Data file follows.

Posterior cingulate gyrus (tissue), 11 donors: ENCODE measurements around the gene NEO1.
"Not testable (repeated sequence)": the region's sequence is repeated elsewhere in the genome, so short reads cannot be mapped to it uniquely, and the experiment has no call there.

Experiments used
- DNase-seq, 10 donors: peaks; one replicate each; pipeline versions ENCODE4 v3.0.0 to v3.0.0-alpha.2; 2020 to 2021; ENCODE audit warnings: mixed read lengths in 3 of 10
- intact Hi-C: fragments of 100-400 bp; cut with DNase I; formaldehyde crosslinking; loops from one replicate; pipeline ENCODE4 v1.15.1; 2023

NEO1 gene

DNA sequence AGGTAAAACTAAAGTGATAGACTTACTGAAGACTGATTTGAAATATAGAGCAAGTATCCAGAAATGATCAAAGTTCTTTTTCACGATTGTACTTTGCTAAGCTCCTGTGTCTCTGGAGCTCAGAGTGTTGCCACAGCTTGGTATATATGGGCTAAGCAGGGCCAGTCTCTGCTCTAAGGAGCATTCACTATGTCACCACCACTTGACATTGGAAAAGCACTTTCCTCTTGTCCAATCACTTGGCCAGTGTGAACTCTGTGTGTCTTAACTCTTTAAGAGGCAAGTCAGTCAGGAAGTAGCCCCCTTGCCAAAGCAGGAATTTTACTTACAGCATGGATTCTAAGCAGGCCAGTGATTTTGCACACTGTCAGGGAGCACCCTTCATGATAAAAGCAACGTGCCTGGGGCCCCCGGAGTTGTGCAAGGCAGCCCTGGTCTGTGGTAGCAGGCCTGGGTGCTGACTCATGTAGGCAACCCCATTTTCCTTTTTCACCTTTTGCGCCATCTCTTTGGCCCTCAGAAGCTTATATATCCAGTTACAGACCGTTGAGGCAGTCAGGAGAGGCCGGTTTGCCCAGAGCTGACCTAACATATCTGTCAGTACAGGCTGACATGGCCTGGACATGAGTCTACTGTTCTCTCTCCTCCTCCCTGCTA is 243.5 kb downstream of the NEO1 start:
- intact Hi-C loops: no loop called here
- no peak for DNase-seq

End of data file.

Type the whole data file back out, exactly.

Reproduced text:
Posterior cingulate gyrus (tissue), 11 donors: ENCODE measurements around the gene NEO1.
"Not testable (repeated sequence)": the region's sequence is repeated elsewhere in the genome, so short reads cannot be mapped to it uniquely, and the experiment has no call there.

Experiments used
- DNase-seq, 10 donors: peaks; one replicate each; pipeline versions ENCODE4 v3.0.0 to v3.0.0-alpha.2; 2020 to 2021; ENCODE audit warnings: mixed read lengths in 3 of 10
- intact Hi-C: fragments of 100-400 bp; cut with DNase I; formaldehyde crosslinking; loops from one replicate; pipeline ENCODE4 v1.15.1; 2023

NEO1 gene

DNA sequence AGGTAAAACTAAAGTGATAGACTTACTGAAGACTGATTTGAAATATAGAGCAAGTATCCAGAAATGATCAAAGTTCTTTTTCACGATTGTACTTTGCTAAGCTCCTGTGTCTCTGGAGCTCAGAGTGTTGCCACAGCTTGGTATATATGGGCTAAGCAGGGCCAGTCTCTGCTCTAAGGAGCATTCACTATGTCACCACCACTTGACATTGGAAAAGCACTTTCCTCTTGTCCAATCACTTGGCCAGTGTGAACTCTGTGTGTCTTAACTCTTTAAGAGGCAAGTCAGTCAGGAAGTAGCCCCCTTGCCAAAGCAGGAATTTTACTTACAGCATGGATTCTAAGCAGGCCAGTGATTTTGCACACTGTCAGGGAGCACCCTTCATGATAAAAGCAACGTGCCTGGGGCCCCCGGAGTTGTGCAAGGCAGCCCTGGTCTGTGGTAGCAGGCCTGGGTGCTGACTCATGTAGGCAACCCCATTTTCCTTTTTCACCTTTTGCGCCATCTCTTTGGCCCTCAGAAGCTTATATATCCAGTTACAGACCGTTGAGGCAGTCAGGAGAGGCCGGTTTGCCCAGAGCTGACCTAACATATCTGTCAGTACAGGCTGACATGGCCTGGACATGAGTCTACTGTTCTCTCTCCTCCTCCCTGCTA is 243.5 kb downstream of the NEO1 start:
- intact Hi-C loops: no loop called here
- no peak for DNase-seq